House Republicans back contempt charges against US Attorney General

By Patrick Martin
22 June 2012

By a straight party-line vote Wednesday, the Republican majority of the House Oversight and Government Reform Committee approved contempt of Congress charges against Attorney General Eric Holder.

Following the 23-17 vote at the conclusion of a rancorous day-long hearing, Republican leaders said they would schedule a vote by the full House of Representatives next week, unless the Obama administration agrees to hand over documents detailing internal Justice Department discussions on the so-called “Fast and Furious” program.

The actual legal consequences of the House vote are nil, since any contempt charge would then be referred for prosecution to the US attorney for the District of Columbia, a direct subordinate of the attorney general. In the two previous instances over the past 30 years where the House has voted such a contempt citation, the US attorney has declined to prosecute, the House has filed suit, and court proceedings dragged on for years, with an eventual out-of-court settlement.

In an effort to forestall the contempt citation, the Obama White House asserted executive privilege over the documents, which included thousands of emails in which Justice Department officials discussed how to respond to congressional demands for information on the abortive program for monitoring the sale of guns along the US-Mexican border.

The program, initiated under the Bush administration and then revived and renamed “Fast and Furious” under the Obama administration, was known as “gun-walking.” It involved permitting agents of Mexican drug cartels to buy guns in the US and take them into Mexico, with the stated aim of tracing the further use of the guns to gain information about the drug gangs’ operations.

The Phoenix office of the Bureau of Alcohol, Tobacco, Firearms and Explosives, which ran the operation, reportedly lost track of more than 2,000 weapons, several of which were later linked to the killings of two federal agents—Brian Terry of the Border Patrol and Jaime Zapata of the Drug Enforcement Administration.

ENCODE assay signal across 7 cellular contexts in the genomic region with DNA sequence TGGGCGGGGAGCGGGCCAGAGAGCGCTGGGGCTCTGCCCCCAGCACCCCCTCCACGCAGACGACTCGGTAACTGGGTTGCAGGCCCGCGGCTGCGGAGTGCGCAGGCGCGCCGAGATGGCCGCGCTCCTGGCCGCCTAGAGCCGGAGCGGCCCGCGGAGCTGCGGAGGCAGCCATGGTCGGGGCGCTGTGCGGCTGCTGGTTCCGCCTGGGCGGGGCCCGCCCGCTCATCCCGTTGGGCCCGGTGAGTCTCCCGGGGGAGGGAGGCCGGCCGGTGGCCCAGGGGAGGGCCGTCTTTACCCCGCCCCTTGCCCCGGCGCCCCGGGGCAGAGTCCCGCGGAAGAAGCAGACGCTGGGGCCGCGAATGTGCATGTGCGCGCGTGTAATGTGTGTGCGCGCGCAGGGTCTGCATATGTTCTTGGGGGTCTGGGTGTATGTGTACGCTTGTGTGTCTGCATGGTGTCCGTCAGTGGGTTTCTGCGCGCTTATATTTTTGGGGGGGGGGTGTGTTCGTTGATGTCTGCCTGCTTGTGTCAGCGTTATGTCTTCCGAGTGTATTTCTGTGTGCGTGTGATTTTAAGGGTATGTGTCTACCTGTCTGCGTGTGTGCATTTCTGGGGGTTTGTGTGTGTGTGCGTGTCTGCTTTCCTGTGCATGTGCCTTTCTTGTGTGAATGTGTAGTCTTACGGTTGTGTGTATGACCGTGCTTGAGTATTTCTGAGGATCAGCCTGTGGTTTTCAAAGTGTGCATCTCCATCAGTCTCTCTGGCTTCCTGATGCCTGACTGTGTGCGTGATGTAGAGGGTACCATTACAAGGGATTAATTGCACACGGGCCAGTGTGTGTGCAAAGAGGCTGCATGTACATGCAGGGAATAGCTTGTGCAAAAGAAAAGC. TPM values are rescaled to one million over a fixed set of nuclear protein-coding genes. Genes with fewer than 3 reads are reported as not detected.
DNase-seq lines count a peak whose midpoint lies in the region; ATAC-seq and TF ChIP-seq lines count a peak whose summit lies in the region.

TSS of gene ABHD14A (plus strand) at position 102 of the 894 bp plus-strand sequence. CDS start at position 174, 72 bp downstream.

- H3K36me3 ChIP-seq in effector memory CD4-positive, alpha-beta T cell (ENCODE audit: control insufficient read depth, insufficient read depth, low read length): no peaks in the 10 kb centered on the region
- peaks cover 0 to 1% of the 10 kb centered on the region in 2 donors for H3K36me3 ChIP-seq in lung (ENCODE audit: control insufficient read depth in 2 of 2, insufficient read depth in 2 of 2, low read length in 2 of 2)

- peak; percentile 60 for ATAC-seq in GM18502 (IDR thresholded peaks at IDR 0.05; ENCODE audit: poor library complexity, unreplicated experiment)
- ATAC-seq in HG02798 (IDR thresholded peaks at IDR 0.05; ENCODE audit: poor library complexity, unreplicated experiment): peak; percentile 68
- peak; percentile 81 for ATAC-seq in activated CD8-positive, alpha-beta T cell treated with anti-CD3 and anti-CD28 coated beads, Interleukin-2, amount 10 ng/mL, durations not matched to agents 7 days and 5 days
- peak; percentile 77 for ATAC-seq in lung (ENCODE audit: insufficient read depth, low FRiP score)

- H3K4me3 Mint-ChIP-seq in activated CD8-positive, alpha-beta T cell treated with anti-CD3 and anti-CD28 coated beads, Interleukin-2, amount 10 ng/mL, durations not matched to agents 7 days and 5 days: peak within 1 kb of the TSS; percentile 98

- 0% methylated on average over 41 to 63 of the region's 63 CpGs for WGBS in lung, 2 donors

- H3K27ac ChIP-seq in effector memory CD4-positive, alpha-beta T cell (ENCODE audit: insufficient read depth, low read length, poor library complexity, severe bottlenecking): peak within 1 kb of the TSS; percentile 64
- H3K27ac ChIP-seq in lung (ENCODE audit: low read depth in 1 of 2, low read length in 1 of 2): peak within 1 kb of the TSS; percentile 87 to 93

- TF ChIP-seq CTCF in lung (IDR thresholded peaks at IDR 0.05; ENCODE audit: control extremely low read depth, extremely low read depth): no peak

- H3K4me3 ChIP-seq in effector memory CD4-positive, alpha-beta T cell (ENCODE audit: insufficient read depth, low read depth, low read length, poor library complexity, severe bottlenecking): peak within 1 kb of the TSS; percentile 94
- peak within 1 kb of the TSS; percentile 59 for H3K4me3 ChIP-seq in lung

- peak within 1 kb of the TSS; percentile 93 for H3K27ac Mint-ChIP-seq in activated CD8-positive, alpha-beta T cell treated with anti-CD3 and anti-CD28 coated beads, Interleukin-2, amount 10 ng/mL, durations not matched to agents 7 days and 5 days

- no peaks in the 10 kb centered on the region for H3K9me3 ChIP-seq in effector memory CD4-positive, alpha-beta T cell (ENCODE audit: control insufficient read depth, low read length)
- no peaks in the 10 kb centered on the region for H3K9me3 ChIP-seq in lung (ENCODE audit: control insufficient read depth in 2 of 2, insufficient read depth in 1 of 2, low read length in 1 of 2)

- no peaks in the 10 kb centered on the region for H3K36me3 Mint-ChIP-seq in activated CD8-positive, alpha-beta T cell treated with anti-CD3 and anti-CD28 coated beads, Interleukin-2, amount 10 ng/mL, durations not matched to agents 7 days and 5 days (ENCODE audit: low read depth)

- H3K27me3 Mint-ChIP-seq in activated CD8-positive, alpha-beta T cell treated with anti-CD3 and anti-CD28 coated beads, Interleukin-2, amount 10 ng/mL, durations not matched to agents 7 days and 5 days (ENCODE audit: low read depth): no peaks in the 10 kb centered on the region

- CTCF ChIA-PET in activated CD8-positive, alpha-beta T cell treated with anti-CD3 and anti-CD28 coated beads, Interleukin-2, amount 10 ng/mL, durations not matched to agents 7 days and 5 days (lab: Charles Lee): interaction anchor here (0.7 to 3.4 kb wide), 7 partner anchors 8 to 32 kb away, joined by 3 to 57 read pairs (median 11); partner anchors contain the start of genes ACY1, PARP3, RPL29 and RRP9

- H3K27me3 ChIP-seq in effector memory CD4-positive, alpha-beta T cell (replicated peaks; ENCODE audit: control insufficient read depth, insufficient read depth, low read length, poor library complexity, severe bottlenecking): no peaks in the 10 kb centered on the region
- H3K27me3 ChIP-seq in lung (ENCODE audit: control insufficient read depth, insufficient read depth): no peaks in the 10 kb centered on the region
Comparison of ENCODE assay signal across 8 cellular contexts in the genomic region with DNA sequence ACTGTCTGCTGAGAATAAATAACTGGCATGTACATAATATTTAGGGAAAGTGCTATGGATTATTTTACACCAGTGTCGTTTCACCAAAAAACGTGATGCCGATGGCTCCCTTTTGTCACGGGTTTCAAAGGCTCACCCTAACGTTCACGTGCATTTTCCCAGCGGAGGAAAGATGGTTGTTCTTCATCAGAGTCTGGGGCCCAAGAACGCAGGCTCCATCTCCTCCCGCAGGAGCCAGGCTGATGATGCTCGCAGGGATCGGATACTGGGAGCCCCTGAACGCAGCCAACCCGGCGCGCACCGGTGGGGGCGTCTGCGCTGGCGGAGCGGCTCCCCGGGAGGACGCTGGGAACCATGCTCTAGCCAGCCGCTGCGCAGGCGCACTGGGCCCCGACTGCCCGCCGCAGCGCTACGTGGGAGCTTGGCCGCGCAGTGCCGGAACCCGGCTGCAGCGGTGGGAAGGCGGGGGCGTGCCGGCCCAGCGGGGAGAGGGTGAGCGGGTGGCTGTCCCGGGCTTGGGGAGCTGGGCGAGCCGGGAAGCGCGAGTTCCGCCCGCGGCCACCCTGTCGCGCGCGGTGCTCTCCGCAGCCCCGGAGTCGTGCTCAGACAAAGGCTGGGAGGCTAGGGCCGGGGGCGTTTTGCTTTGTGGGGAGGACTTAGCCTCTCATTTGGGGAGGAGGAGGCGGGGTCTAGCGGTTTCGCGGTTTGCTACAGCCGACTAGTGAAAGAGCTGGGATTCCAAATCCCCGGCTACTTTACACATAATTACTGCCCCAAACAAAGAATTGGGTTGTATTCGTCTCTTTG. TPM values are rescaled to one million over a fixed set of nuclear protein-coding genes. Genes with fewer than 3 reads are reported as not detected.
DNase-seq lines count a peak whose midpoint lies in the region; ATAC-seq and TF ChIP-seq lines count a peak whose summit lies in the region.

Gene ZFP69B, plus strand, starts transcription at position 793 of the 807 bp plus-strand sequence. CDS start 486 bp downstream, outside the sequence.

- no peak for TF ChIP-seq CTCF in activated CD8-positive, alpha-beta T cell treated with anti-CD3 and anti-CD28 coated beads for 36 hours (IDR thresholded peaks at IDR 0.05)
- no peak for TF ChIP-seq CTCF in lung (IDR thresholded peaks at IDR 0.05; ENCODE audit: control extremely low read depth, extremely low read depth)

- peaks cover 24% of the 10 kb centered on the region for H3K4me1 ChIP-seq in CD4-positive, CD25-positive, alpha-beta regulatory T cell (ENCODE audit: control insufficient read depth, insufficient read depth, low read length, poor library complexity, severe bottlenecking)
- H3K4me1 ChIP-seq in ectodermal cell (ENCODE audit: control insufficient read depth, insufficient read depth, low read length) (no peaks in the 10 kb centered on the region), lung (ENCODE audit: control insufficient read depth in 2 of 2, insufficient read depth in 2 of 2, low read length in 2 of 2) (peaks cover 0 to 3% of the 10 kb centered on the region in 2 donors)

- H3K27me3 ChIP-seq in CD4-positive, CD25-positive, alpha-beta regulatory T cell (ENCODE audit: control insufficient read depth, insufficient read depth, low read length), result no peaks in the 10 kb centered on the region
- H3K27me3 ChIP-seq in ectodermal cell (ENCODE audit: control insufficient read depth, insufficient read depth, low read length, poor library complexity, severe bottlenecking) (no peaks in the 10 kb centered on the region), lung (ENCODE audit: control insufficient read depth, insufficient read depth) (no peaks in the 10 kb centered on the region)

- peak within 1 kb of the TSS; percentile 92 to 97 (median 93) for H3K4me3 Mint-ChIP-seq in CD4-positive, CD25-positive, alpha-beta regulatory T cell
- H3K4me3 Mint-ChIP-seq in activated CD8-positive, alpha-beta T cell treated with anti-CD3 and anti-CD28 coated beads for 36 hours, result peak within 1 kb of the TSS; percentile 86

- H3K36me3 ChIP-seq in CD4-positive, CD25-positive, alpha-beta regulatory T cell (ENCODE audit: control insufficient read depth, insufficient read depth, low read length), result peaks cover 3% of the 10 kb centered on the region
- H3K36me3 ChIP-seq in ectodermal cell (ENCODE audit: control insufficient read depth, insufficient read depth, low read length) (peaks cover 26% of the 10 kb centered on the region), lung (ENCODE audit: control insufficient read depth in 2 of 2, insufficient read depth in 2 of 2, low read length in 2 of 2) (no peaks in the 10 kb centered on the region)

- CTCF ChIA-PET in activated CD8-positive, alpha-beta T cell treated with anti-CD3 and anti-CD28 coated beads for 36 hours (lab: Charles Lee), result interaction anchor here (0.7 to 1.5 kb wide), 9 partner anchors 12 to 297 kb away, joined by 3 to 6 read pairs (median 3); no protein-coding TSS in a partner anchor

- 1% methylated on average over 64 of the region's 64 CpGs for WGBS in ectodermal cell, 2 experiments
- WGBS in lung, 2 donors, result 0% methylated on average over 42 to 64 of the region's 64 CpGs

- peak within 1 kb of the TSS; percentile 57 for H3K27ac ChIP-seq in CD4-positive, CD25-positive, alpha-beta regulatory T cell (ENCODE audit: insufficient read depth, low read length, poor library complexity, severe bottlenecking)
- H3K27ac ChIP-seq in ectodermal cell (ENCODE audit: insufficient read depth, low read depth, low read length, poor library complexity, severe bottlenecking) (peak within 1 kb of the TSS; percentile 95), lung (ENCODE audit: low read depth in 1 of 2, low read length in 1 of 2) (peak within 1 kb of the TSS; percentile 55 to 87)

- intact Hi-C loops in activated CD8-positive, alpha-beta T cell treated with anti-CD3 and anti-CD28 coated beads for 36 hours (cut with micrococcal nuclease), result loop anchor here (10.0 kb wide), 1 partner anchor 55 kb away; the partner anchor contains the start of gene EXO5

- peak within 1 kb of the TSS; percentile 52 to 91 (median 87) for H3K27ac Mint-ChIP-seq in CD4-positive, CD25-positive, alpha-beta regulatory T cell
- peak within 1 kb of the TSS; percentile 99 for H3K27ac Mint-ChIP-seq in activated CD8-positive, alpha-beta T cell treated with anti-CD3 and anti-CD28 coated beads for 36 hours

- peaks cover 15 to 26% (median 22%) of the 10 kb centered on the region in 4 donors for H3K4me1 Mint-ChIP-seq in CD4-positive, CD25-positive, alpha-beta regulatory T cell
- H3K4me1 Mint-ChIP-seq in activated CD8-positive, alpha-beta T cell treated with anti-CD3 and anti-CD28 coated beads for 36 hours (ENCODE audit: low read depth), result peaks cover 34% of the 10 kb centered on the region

Many questions are raised by the “Fast and Furious” program. According to some reports, the program routed guns to the Sinaloa Cartel to the disadvantage of other Mexican gangs, in return for the cartel’s depositing billions in drug proceeds with American banks, and increasing its deposits during the 2008-2009 Wall Street crisis.

The House oversight committee has avoided any serious investigation, however, in favor of escalating demands for document production in an effort to substantiate allegations that Justice Department officials, and Holder personally, lied to the committee about what they knew about “Fast and Furious” and when they knew it.

Instead of calling officials from the Phoenix BATF as witnesses, and putting the spotlight on what is still an extremely murky covert operation, Chairman Darrell Issa, a Republican from San Diego, California, has sought to use the probe as a means of undermining Holder, who claims not to have known about “Fast and Furious” until after the Phoenix unit shut it down.

There are staggering contradictions in the positions of both big business parties. Holder is one of the highest-profile defenders of the Obama administration’s attacks on democratic rights. Under his leadership, the Department of Justice has asserted that there is a legal basis for the president to designate American citizens for assassination by remote-controlled drones. In a major speech earlier this year, Holder defended the “right” of the president to order the killing or indefinite detention of an American citizen as a suspected terrorist, on his own authority, without any judicial proceeding or oversight.